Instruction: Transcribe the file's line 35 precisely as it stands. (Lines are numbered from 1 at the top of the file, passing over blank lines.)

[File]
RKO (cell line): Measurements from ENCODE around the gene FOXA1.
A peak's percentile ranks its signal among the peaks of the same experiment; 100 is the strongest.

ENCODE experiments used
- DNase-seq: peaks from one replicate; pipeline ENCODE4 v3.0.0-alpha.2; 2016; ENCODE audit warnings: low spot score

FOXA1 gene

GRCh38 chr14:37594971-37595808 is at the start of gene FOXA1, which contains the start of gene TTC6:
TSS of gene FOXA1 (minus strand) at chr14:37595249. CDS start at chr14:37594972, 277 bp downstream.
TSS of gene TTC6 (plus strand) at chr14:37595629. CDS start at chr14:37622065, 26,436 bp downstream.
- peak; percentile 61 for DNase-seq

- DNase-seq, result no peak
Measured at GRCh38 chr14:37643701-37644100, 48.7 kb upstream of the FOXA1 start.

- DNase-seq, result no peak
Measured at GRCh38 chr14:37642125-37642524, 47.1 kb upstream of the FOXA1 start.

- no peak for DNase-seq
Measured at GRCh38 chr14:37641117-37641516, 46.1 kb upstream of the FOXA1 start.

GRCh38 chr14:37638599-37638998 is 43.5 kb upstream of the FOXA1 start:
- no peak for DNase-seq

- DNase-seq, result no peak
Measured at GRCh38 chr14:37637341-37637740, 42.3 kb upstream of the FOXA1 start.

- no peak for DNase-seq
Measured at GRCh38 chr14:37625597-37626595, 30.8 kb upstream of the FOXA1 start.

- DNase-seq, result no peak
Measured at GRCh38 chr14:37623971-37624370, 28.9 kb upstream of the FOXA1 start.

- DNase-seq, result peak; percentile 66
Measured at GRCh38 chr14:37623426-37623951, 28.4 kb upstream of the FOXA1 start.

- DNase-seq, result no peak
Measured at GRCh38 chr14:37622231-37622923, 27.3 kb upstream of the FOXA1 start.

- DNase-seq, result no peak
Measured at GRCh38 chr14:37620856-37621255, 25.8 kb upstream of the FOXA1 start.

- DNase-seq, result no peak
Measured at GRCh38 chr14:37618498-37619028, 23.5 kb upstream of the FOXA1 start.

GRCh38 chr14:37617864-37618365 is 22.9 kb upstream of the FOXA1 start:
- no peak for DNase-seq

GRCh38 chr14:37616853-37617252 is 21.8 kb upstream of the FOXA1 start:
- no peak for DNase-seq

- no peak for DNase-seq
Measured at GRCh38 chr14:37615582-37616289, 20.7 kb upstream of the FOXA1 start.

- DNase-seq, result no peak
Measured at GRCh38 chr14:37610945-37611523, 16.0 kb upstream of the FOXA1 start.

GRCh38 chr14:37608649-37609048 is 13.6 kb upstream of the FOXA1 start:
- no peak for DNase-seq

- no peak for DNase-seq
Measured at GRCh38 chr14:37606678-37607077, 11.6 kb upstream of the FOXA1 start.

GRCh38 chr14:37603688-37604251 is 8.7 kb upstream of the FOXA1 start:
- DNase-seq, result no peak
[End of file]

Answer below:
- no peak for DNase-seq